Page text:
Did you notice the sea change? The climate change? The culture change? The water we drink, the air we breathe, our world, is increasingly polluted. And I don’t mean the climate change affecting (just) our water and air and world. I mean the change in our culture.
The United States climate has taken a turn for the worse. The number of violent attacks on people who are “different” is up. Lies are taken as truth. Values are dissed. Reputations are in tatters. Authenticity is hard to find. And all of these negatives threaten to take over. They are compelling; they demand our attention; they engender in us a desire to respond in kind. They threaten to bring about a change in us, rather than vice versa.
My jobs in the past five years have been in urban public charter schools. A big piece of what such schools hope to accomplish occurs in our climate; through our culture. We seek to build a place of mutual respect, of caring, of truth; a place encouraging us all—staff and students, to do and be our best selves.
I used to think our kids came to the charter school because their families were interested in education. But then a fellow staff member clued me in. Their home public schools are, many times, places of danger and violence, so they may come because, the last time they checked, no one had been killed or even seriously injured at the charter school. That is, the charter school’s culture and climate may be just enough better that they don’t fear for their lives there. And that alone is worth the change in placement.
Climate and culture are of great importance in our learning, living, working and worshiping.
How is the climate of the neighborhood? Do we know, support and help each other? Hide in our separate spaces? Assume the worst when problems arise? Ask what’s up?
What is the climate at work? Do we compete to work the longest hours, excluding any other life? In gossiping and complaining? In doing good?
What is the climate at church? Do we stay in our own little Christian enclave? Bolt the door against the world? Invite the world in? Say it all on Facebook and never face-to-face? Talk the talk and walk the walk, and even, when necessary, fight the good fight?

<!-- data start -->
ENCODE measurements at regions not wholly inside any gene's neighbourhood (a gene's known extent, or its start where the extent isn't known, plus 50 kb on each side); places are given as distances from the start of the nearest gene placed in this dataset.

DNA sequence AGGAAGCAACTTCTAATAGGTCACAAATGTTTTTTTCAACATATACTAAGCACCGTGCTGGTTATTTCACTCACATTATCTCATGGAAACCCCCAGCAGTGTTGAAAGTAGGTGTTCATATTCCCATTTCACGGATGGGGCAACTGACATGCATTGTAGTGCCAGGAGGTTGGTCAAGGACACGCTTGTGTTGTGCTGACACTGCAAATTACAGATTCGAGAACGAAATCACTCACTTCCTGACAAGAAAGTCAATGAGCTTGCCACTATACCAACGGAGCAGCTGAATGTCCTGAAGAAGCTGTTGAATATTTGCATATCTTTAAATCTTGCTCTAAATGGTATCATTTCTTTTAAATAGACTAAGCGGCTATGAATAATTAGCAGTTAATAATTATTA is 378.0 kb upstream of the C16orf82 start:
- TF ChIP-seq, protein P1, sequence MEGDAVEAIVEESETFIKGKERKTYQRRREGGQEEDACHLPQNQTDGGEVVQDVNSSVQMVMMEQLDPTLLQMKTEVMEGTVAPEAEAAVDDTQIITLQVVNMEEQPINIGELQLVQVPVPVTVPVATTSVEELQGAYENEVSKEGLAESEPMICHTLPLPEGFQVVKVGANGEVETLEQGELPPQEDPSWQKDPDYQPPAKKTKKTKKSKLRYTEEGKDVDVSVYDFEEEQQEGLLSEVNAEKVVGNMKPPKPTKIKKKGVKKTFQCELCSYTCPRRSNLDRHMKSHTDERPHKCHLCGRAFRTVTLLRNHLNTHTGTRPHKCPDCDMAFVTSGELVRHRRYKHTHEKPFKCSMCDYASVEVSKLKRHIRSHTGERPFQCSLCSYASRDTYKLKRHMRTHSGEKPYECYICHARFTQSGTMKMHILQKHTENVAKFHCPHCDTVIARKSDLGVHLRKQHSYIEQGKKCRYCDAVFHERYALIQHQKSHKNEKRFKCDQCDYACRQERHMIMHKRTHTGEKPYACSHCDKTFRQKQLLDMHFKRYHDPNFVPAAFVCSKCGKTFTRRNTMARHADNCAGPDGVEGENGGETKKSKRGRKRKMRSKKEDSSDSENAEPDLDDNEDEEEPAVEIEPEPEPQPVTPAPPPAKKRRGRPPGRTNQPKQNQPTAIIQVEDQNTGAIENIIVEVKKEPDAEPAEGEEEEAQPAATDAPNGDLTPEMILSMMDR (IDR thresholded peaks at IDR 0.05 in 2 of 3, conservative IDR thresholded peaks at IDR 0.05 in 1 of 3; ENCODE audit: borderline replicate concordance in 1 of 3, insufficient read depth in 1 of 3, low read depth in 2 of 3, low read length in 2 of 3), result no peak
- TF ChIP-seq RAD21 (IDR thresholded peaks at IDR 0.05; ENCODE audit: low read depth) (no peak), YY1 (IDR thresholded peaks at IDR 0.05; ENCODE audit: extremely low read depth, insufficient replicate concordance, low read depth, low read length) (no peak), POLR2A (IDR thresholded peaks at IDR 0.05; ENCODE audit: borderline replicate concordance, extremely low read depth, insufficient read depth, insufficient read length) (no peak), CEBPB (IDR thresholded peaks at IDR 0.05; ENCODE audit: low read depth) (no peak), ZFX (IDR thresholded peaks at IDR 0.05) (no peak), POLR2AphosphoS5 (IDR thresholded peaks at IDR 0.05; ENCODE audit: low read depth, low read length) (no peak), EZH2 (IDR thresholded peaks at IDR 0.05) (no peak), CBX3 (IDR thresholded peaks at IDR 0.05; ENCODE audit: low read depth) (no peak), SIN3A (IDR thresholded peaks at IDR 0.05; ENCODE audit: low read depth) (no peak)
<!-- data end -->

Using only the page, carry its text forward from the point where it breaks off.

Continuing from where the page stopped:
Rather than being changed by the climate/culture change, in Philippians 4:8 Paul proclaims we can work outside in: “whatever is true, whatever is honorable, whatever is just, whatever is pure, whatever is pleasing, whatever is commendable, if there is any excellence and if there is anything worthy of praise, think on these things.” In “The Message,” Eugene Peterson paraphrases verses 8 and 9 this way:” Summing it all up, friends, I’d say you’ll do best by filling your minds and meditating on things true, noble, reputable, authentic, compelling, gracious—the best, not the worst; the beautiful, not the ugly; things to praise, not things to curse. Put into practice what you learned from me, what you heard and saw and realized. Do that, and God, who makes everything work together, will work you into his most excellent harmonies.”
That is, even in this nasty and contentious climate, God still provides alternative things to think on. And with such disciplined thinking, we can keep on doing what we have learned and received and heard and seen in Paul. And Aretha. And John McCain. And others who talk the talk, walk the walk, and fight the fight–not without warts, worries, or failings, but with a consciousness that we are called—and empowered by God–to be and do better.
In such thinking and action, we not only espouse godly values, we put them into practice. We respond to words of calling that ground us in such values as: practicing power with, by and for the oppressed; cultivating hearts that hear voices that are foreign to our ears because they have been silenced and misinterpreted for so long; and putting legs under, and walking, the values we hold, underpinning our words with action.
Such thoughts and actions make us servants of the Kingdom of God, instead of serving ourselves and the interests of those we call “us.” Such thoughts and actions bring us into service to the kindom of humanity, a kindom including those we tend to call “them.”
This kindom is made up of God’s people of all races, stripes, creeds, gender identities, social positions, economic realities, dwelling places, and educational and life experiences. And such thinking and acting serves the whole of Creation, which also belongs to God: the actual climate, the tangible water, the literal air, the earth itself.
O God, empower us to be your people. Make us servants of your kindom. Amen.
Rev. Dr. Barb Hedges-Goettl is an ordained PC(USA) pastor currently working with special ed students at Chester Community Charter School outside of Philadelphia. She like to play in the dirt, in the liturgy, and with computer and board games. She is a fledgling blogger at bjhlog.
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